To enter Wynwood Walls now requires pre-registration and a fee, killing that special pre pandemic vibe Wynwood Walls had.
The Museum of Graffiti next door is a also a nice stop.
Recommended time in Wynwood is 20 minutes without a stop. An hour with a stop.
Overtown is back, sort of, and Red Rooster is leading Overtown’s renaissance. A great lunch stop loaded with Overtown history. Between the Lyric Theater, Black Police Precinct, the Red Rooster, and the Dana Dorsey house (pictured) Overtown could take an hour or two.
Why does the Black Miami Matters tour obsess over Muhammad Ali?
In Miami we say Casius Clay was born in Louisville, Muhammad Ali was born in Miami.
Miami is where Cassius Clay beat Sonny Liston in the most famous fight in boxing history. The F.B.I. was so scared of Clay’s new friendship with Malcolm X and Clay’s joining the Nation of Islam, the FBI considered canceling the fight at the Miami Beach Convention Center.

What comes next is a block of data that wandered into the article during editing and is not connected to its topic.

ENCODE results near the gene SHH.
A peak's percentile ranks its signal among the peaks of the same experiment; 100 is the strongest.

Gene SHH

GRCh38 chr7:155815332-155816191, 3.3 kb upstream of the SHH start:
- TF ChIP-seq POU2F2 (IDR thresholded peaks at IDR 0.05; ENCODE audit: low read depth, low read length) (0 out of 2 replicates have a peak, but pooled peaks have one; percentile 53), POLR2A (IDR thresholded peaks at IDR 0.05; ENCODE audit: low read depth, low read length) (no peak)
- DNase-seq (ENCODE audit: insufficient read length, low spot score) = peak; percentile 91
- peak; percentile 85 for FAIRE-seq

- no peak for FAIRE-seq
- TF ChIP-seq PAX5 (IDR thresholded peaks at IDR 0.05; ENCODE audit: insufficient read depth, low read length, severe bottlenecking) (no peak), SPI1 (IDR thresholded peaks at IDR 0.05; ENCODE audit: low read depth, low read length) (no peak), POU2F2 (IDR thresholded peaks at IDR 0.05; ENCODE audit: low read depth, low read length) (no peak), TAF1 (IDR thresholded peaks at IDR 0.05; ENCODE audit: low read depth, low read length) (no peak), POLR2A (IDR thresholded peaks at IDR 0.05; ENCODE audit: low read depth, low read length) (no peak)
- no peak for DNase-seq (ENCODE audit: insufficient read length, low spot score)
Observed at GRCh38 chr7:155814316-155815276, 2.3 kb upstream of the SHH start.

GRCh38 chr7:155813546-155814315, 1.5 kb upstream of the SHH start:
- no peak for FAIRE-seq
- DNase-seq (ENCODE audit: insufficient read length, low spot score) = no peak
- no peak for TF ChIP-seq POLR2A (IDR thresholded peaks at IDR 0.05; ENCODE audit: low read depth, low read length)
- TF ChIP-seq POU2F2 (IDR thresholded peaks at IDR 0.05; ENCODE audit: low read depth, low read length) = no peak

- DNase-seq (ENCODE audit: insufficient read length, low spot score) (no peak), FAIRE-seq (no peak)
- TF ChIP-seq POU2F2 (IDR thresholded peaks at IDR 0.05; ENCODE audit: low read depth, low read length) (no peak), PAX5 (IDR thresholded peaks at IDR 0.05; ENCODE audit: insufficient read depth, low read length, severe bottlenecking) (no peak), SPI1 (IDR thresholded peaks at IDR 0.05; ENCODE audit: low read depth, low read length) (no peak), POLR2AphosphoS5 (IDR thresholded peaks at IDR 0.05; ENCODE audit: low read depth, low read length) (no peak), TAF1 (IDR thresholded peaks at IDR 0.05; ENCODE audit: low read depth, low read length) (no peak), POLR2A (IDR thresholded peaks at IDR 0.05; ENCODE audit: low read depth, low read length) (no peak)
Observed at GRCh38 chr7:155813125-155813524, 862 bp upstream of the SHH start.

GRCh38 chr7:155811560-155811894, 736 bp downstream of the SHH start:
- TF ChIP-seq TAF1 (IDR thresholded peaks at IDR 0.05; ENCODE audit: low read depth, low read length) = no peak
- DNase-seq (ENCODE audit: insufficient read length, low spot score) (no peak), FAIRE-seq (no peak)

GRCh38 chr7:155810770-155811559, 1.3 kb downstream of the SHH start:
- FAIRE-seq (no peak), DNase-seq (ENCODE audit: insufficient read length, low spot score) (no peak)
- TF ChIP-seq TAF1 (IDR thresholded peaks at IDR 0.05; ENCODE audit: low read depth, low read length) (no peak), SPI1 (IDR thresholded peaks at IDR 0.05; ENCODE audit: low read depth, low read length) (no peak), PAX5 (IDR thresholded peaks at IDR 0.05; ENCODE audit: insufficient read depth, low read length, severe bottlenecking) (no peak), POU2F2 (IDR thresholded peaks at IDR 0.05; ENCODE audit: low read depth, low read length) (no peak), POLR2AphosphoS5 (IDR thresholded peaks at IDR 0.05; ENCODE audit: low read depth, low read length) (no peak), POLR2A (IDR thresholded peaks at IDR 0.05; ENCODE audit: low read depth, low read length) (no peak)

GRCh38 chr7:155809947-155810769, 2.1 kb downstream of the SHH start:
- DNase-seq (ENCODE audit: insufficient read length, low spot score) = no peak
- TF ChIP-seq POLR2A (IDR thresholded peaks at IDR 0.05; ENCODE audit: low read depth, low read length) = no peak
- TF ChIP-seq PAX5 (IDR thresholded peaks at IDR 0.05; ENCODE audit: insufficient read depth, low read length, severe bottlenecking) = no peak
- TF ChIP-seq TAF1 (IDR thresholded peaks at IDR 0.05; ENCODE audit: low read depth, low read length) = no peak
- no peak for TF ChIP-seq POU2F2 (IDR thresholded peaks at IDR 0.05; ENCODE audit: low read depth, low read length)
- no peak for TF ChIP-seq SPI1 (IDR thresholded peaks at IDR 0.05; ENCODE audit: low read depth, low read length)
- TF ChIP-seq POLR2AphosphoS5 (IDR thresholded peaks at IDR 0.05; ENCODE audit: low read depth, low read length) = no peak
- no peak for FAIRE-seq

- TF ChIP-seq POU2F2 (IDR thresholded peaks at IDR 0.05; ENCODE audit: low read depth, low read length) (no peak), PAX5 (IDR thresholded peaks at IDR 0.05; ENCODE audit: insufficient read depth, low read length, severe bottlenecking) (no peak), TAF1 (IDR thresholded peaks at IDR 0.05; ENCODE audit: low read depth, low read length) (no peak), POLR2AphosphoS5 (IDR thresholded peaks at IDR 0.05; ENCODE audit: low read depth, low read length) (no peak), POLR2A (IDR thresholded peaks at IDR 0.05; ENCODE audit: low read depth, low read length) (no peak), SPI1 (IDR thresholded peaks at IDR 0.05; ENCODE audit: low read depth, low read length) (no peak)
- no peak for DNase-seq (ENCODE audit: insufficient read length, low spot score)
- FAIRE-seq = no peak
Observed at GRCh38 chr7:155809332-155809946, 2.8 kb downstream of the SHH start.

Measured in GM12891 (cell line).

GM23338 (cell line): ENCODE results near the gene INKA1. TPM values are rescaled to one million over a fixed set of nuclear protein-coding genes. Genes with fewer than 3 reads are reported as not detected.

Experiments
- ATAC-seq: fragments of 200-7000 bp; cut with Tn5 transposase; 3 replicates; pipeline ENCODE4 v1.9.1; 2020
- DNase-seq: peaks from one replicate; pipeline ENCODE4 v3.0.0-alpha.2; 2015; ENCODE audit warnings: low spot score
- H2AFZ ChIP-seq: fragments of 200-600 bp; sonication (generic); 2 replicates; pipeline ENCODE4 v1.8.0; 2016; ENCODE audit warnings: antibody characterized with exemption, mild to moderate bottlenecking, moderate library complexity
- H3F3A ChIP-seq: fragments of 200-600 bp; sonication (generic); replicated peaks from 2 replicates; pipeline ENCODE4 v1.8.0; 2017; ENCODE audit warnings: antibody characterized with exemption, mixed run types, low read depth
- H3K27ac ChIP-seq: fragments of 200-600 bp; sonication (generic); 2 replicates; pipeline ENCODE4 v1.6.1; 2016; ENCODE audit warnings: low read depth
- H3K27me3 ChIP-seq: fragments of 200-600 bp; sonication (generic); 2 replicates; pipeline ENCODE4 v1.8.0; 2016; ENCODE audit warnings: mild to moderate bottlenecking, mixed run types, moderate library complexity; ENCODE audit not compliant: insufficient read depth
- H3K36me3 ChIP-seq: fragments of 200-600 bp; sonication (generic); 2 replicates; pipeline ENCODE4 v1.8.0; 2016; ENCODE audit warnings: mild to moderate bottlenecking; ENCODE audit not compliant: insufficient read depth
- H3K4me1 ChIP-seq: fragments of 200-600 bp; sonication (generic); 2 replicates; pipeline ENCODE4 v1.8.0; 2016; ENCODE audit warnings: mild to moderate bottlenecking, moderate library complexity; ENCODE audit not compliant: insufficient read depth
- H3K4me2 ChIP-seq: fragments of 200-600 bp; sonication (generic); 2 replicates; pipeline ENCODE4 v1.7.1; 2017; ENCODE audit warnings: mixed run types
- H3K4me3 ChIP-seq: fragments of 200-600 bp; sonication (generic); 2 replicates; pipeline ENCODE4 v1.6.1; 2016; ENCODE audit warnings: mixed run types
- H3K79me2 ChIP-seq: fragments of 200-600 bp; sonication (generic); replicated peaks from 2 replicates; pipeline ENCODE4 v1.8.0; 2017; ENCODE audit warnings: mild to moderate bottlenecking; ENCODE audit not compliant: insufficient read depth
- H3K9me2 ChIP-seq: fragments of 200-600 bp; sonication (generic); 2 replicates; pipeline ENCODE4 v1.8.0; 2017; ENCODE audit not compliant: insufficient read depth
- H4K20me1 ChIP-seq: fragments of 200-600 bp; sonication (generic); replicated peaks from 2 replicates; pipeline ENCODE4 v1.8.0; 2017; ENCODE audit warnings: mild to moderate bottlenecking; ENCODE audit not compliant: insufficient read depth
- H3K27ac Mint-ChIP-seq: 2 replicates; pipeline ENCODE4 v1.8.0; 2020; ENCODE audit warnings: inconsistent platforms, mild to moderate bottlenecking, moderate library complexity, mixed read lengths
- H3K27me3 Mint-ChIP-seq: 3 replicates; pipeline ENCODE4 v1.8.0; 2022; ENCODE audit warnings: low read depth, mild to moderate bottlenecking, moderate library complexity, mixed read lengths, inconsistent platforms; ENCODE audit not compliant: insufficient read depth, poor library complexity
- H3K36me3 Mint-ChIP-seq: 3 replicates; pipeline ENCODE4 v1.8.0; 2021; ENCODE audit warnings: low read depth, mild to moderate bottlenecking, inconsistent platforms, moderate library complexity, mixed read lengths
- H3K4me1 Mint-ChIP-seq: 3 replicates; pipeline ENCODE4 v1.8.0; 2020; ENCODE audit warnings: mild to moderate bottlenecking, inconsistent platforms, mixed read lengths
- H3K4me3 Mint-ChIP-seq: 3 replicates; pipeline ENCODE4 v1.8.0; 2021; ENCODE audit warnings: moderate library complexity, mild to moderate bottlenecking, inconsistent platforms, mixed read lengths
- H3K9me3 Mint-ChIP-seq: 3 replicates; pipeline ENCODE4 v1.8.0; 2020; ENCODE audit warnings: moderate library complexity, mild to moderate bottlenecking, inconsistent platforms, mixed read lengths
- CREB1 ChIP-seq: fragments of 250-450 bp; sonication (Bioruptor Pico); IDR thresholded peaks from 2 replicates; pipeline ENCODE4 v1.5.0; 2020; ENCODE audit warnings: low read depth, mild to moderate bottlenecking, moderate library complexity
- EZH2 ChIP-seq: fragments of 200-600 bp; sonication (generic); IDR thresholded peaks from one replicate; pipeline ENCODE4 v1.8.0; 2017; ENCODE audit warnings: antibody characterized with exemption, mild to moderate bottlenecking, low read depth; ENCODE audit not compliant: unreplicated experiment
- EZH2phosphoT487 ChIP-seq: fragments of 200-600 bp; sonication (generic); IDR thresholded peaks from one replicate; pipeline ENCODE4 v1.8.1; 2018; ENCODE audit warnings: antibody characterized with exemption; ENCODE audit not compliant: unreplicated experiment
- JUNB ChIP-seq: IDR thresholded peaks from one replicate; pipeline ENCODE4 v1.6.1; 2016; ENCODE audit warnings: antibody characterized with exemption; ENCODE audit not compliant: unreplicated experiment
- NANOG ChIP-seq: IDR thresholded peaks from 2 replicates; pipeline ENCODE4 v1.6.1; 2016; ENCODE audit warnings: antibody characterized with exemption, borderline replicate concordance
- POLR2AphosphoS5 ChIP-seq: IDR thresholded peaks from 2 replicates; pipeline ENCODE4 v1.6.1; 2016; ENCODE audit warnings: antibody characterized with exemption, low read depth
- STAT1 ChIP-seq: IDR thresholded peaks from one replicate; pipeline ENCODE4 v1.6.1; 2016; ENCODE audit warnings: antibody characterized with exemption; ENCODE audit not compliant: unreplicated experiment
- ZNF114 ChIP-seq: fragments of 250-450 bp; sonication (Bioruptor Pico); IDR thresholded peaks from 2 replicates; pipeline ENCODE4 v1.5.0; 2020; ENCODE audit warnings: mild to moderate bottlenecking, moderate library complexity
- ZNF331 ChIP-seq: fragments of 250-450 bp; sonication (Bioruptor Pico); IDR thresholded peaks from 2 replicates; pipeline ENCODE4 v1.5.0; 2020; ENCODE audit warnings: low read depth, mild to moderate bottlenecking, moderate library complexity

I always pass by Muhammad Ali’s home passing from Brownsville to Liberty City on the Black Miami Matters tour. A very simple house.
Black history in the United States started in 1513 with Juan Garrido, a native of the Congo, who accompanied conquistador Ponce de Leon to help claim La Florida for the King of Spain.
Spanish Florida was declared a “Slave Sanctuary” in 1693, meaning any slave escaping British America could live in freedom in Florida if they converted to Catholicism, baptised their children, and defended Florida against British attacks. Not that they didn’t have slavery (see picture on left).